According to the American Lung Association “The right nutrients in your diet can help you breathe easier, and in some cases, help minimize asthma symptoms. While there’s no specific diet recommendation for asthma, there are some foods and nutrients that may help support lung function and reduce asthma symptoms.”
Foods to Eat
Research shows that following a Mediterranean diet rich in fish, olive oil, fruits and vegetables, whole grains, and legumes can help reduce asthma symptoms or prevent the condition altogether.
In general, the best diet for asthma involves including more fresh fruits and vegetables and foods high in antioxidants, vitamins, and magnesium.
Vitamin D plays an important role in boosting immune system responses and helps to reduce airway inflammation. Low levels of vitamin D have been linked to an increased risk of asthma attacks in children and adults. Research also shows adults with asthma may benefit from vitamin D supplements.
Food sources of vitamin D include fortified milk, salmon, orange juice, and eggs.
Vitamin E contains a chemical compound called tocopherol, which may decrease the risk of some asthma symptoms like coughing or wheezing. Sources of vitamin E include almonds, raw seeds, Swiss chard, mustard greens, kale, broccoli, and hazelnuts.
Vitamin A, also known as carotenoids, may improve lung function in adults and children. Vitamin A can help fight oxidative stress and support a healthy immune system. Studies show that a high dietary intake of foods rich in vitamin A such as tomatoes, carrots, and leafy vegetables can improve lung function and reduce attacks in adults with asthma.
Foods Rich in Magnesium
In recent years, a growing body of evidence has emerged to support the use of magnesium supplements to reduce inflammation and relax the bronchial muscle to allow air to leave the lungs. Foods rich in magnesium include pumpkin seeds, Spinach, Cashews, Salmon, Dark chocolate, and Low-fat dairy products.
Eating whole grains can reduce the symptoms associated with asthma. One study published in 2018 found that people who ate an overall healthy diet rich in whole grains experienced fewer asthma symptoms and overall greater asthma control. Good sources of whole grains include Whole wheat bread, crackers, pasta, Barley, Oatmeal, Brown rice, and Buckwheat.
Foods to Avoid
According to the American Lung Association, there are certain foods and chemicals found in foods that should be avoided because they may worsen symptoms of asthma. It’s important to also keep in mind food allergens and restrictions will vary among individuals.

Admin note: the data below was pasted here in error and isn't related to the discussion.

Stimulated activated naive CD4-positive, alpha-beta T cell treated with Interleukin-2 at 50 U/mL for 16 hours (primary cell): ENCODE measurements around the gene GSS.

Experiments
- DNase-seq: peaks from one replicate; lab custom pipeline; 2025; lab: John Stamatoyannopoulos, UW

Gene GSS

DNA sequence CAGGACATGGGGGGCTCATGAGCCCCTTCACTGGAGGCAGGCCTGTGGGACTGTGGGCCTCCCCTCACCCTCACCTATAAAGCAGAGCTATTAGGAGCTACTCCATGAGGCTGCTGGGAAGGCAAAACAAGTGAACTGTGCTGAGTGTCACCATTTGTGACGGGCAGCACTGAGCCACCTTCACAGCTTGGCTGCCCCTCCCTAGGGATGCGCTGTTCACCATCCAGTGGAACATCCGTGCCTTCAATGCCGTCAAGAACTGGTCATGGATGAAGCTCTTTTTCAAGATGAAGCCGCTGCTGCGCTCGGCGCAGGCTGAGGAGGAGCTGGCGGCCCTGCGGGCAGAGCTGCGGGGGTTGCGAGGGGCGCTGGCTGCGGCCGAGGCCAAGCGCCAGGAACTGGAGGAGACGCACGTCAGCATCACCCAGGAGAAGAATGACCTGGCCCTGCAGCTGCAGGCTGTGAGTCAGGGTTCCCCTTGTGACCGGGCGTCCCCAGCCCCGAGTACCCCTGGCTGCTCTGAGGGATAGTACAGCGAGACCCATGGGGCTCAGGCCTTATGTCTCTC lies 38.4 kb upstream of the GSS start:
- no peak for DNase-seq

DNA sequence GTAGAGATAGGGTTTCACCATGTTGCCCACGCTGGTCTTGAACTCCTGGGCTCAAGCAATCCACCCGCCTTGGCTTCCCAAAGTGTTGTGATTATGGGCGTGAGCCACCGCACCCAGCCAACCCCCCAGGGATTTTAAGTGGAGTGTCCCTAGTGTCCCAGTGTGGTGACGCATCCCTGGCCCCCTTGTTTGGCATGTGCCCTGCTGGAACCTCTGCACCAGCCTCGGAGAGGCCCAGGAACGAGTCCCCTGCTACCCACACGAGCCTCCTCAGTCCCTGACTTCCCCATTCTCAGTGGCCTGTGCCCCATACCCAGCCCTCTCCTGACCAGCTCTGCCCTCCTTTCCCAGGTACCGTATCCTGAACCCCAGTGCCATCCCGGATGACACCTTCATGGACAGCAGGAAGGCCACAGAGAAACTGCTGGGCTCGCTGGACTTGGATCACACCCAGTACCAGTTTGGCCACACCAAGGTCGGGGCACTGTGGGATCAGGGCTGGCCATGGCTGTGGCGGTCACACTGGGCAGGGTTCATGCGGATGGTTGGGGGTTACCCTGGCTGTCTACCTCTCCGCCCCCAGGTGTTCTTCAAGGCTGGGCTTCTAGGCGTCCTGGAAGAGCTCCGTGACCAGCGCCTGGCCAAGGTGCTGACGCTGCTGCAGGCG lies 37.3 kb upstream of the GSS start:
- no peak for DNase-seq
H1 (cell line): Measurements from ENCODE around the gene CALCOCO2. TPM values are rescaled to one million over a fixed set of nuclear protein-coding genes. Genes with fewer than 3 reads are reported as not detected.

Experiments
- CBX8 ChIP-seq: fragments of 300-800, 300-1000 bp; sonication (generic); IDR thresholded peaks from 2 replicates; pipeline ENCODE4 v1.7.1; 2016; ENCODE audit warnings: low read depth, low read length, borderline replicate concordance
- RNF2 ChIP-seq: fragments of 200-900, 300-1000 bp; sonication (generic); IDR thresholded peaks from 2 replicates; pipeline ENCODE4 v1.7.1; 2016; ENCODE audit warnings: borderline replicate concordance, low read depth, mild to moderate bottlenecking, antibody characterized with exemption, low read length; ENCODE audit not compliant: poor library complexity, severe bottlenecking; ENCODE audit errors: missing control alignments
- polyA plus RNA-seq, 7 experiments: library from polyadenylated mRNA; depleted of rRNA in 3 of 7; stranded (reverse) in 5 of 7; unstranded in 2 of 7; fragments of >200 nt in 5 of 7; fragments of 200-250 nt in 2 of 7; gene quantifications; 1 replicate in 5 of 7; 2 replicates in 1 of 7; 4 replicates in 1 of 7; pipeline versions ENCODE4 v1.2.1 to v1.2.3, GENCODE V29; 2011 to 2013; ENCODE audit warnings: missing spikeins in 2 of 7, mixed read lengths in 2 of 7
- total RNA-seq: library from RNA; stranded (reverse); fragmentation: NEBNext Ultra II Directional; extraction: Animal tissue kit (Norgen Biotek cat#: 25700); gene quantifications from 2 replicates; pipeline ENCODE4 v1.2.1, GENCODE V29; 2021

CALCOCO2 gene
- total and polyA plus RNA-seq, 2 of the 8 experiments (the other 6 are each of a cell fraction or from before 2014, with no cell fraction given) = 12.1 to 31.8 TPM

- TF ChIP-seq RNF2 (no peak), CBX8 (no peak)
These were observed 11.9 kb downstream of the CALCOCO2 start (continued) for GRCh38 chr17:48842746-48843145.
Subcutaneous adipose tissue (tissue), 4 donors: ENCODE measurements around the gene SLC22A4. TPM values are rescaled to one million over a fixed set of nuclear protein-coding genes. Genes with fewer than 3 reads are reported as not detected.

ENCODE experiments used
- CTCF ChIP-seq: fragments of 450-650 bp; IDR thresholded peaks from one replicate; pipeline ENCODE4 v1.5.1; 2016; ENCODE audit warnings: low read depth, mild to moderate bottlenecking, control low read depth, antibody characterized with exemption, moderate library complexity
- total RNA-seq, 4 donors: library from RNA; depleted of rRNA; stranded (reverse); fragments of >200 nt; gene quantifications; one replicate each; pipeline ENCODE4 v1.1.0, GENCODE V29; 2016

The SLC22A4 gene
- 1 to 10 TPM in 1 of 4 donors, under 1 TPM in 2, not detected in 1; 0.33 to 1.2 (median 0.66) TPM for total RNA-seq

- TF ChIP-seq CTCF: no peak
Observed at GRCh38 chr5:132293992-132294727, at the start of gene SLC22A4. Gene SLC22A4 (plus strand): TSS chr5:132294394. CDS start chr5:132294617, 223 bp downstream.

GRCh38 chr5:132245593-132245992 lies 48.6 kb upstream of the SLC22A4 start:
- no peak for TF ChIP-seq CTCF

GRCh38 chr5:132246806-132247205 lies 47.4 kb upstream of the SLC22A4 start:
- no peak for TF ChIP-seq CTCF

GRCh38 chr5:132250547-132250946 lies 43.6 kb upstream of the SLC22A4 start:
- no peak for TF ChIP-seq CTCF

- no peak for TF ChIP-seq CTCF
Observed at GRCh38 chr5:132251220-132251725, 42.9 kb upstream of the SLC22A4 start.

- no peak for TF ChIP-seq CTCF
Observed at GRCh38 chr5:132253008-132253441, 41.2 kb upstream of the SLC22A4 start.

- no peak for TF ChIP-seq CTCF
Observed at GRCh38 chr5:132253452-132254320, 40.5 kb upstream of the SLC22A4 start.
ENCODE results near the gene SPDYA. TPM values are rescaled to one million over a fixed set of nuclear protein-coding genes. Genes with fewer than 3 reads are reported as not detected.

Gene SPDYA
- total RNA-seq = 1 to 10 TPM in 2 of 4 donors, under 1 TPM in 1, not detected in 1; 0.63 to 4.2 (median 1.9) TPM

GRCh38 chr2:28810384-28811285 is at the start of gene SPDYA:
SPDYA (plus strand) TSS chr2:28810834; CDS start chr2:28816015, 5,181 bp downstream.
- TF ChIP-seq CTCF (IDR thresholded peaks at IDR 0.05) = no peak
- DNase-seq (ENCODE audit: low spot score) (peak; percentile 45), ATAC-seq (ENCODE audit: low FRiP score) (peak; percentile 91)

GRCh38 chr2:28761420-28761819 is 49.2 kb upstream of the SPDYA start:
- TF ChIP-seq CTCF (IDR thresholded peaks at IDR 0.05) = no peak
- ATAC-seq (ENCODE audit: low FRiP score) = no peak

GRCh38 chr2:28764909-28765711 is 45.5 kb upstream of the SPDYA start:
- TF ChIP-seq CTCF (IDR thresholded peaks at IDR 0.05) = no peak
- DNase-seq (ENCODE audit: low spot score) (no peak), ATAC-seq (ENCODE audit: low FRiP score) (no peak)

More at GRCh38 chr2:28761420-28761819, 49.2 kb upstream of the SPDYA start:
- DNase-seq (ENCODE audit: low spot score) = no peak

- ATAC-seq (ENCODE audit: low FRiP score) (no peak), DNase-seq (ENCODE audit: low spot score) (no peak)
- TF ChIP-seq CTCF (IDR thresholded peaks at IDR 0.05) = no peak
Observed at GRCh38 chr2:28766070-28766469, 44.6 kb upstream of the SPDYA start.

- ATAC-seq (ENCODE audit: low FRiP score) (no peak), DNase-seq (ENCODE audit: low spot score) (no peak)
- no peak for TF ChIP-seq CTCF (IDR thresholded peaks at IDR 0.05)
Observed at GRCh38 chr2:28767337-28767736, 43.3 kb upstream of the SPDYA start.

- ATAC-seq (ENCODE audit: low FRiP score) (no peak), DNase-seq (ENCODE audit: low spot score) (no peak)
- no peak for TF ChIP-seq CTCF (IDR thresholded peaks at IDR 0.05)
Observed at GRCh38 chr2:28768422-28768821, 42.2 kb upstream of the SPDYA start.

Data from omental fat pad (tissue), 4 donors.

Foods That Cause bloating
Avoid foods such as beans, carbonated drinks, garlic, onions, and fried foods. These may cause gas or bloating, making it more difficult to breathe. This can result in chest tightness and asthma attacks.
They are chemicals commonly added to foods and beverages to improve their taste, appearance, or shelf life. Things such as sauerkraut, dried fruit, and pickled foods are very high in sulfites. Beverages like wine, alcohol, and grape juice are also high in sulfites. These products can worsen symptoms and lead to adverse reactions in some people with asthma.
Salicylates are chemicals naturally present in tea, coffee, and some spices. Though it’s very rare, some people with asthma may be sensitive to foods or beverages with salicylates.
In general, fast food should be limited because these foods contain high levels of saturated fat, additives, and sodium. For those with asthma, it can pose greater health risks and worsen symptoms.
According to one study published in Respirology, those who ate fast food, especially hamburgers, were more likely to have severe asthma and wheeze than those who consumed fast food less than twice per week.
Keep in mind that food restrictions and allergies vary depending on the individual. Always consult your doctor or a nutritionist before making any drastic changes to your diet.
The Content is not intended to be a substitute for professional medical advice, diagnosis, or treatment. Always seek the advice of your physician or other qualified health provider with any questions you may have regarding a medical condition.